May 13, 2008


The Uneven Playing Field (MICHAEL SOKOLOVE, 5/11/08, NY Times Magazine)

If girls and young women ruptured their A.C.L.’s at just twice the rate of boys and young men, it would be notable. Three times the rate would be astounding. But some researchers believe that in sports that both sexes play, and with similar rules — soccer, basketball, volleyball — female athletes rupture their A.C.L.’s at rates as high as five times that of males.

Anthony Beutler, a major in the U.S. Air Force and a professor at the School of Medicine of the Uniformed Services University in Bethesda, Md., is among the cadre of doctors, scientists and researchers trying to crack the code of A.C.L. injuries. In 2001-2, he was a sports-medicine fellow at the Naval Academy, where he served as the physician for the women’s soccer team. Seven women were lost that season to A.C.L. ruptures. Beutler, already immersed in A.C.L. research, was still stunned. “I thought to myself, What in the heck is going on here?” he said. Last season, the women’s team at Navy suffered three torn A.C.L.’s. “They thought that was great, a fortunate year,” he told me. “Think about that. Just three. It’s bizarre.”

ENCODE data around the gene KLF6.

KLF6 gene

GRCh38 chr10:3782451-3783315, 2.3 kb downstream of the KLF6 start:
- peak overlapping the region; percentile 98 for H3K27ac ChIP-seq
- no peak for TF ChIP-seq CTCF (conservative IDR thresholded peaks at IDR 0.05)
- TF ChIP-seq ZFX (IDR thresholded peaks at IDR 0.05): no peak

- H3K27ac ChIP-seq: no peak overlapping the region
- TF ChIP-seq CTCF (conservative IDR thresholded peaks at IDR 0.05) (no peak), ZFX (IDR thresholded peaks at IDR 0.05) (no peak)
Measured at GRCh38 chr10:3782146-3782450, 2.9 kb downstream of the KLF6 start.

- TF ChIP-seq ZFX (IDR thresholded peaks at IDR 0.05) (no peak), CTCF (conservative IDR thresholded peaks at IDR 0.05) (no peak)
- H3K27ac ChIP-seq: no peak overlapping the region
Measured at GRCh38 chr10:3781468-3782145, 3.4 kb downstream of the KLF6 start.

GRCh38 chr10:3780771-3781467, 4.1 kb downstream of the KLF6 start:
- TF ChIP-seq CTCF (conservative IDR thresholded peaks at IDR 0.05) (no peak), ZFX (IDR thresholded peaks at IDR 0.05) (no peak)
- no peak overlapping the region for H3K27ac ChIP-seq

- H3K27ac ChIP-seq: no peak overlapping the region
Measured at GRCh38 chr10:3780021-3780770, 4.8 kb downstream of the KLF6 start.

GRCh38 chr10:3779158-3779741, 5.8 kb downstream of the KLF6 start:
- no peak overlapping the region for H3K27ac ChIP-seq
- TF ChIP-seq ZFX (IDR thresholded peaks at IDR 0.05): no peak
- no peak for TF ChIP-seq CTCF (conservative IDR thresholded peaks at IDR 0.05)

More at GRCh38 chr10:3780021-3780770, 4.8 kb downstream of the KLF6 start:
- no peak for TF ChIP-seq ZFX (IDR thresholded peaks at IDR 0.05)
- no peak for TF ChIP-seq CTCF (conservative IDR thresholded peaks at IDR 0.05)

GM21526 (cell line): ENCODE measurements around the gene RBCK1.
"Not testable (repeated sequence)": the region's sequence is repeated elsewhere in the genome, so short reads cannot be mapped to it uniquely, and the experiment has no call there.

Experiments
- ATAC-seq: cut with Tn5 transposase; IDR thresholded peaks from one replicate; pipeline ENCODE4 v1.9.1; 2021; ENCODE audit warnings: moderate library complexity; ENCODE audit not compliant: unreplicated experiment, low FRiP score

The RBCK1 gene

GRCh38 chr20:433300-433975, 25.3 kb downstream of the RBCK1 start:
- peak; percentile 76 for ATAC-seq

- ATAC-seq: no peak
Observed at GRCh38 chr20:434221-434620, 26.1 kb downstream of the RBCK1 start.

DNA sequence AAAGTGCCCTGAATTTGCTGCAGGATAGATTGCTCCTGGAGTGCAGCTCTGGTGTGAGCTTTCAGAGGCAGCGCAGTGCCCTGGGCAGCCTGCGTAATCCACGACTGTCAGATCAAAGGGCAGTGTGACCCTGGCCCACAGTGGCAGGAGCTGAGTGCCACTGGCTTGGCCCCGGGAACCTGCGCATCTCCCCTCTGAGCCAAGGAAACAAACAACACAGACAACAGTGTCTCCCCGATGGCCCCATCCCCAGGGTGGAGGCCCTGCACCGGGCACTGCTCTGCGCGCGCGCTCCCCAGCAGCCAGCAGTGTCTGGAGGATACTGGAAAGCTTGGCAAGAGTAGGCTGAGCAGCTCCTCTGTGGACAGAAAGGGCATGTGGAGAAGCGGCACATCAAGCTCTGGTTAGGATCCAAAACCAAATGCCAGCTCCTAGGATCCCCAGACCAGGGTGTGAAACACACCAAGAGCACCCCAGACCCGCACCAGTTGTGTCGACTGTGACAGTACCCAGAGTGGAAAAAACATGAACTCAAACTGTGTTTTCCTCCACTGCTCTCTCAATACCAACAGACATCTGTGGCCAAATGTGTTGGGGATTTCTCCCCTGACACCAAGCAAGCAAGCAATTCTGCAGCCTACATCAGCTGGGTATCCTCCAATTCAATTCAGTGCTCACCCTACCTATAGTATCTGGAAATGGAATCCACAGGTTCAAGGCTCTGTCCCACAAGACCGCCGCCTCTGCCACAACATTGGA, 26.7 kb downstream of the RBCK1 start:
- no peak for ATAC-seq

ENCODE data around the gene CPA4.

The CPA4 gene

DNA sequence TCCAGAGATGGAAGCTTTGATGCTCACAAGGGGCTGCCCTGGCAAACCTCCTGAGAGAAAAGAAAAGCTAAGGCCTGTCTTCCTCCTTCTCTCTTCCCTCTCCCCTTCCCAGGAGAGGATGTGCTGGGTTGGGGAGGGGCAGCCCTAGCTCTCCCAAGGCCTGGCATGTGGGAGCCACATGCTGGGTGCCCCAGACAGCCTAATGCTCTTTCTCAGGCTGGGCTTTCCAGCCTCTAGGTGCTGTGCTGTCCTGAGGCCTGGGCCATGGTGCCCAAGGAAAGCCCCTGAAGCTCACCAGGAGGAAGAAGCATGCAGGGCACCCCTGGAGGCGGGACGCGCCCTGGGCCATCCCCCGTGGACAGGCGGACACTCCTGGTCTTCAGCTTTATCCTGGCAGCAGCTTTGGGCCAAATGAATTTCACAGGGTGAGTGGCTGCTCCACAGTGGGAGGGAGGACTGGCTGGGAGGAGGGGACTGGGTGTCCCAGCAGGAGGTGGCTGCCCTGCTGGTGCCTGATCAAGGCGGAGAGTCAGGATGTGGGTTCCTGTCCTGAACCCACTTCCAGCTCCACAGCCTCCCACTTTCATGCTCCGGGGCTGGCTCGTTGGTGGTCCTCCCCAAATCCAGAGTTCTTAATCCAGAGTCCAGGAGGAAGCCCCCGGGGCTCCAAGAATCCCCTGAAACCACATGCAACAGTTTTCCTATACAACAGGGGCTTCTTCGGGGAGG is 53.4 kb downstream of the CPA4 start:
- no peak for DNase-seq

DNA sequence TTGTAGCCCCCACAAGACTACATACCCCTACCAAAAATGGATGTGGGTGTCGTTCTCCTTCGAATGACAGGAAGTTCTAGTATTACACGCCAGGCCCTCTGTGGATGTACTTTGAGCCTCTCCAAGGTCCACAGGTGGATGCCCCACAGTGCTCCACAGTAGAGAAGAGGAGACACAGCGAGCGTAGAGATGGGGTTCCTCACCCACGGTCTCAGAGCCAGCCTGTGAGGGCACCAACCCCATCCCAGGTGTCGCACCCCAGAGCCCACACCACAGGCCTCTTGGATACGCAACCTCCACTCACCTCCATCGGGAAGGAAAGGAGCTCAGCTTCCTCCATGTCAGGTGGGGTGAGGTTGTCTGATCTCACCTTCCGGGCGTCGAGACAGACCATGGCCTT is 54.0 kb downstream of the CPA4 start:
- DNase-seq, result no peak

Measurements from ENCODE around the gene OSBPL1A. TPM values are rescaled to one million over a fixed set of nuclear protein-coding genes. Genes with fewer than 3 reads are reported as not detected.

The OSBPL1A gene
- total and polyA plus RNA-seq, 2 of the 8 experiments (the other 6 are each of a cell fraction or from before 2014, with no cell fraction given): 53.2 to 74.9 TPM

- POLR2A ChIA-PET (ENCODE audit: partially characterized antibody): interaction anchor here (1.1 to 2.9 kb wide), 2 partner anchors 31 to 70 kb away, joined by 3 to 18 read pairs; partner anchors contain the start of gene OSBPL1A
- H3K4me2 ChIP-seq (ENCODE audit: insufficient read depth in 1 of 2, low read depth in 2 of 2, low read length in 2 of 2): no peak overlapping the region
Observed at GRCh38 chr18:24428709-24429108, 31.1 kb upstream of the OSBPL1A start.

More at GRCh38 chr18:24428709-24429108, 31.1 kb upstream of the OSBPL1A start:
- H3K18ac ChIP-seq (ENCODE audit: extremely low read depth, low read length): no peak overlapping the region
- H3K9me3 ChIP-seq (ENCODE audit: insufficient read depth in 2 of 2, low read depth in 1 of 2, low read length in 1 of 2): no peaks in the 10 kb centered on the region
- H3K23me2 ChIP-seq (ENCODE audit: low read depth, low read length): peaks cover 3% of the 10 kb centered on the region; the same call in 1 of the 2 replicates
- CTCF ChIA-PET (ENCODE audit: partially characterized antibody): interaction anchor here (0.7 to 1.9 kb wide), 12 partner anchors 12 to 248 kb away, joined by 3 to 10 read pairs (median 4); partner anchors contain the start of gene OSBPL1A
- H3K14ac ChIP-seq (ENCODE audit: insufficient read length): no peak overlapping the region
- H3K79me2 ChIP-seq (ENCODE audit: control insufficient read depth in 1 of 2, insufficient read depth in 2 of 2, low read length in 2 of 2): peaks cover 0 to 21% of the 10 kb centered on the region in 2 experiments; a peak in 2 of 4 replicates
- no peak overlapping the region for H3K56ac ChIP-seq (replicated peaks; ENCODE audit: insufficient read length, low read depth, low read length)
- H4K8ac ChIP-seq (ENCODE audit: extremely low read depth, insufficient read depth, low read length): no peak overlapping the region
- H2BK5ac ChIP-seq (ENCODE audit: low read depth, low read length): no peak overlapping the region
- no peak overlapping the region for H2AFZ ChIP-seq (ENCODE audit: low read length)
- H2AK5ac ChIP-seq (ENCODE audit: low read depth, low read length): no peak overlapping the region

Men also tear their A.C.L.’s, most frequently in football and from direct blows to the leg. But even football players, according to N.C.A.A. statistics, do not rupture their A.C.L.’s during their fall seasons at the rates of women in soccer, basketball and gymnastics. The N.C.A.A.’s Injury Surveillance System tracks injuries suffered by athletes at its member schools, calculating the frequency of certain injuries by the number of occurrences per 1,000 “athletic exposures” — practices and games. The rate for women’s soccer is 0.25 per 1,000, or 1 in 4,000, compared with 0.10 for male soccer players. The rate for women’s basketball is 0.24, more than three times the rate of 0.07 for the men. The A.C.L. injury rate for girls may be higher — perhaps much higher — than it is for college-age women because of a spike that seems to occur as girls hit puberty.

If you are the parent of an athletic girl and live in a community that bustles with girls playing sports — especially the so-called jumping and cutting sports like soccer, basketball, volleyball and lacrosse — it may seem that every couple of weeks you see or hear about some unfortunate young woman hobbling off the field and into the operating room. The first time, you think: What a stroke of bad luck. But you figure it won’t happen to your daughter because, after all, what are the odds?

After a couple of more A.C.L. tears in the neighborhood, you get worried and think, Gosh, we must be in a really bad cluster for these injuries. Why here? But in all likelihood, what you are witnessing is not a freakish run of misfortune but the law of averages playing out.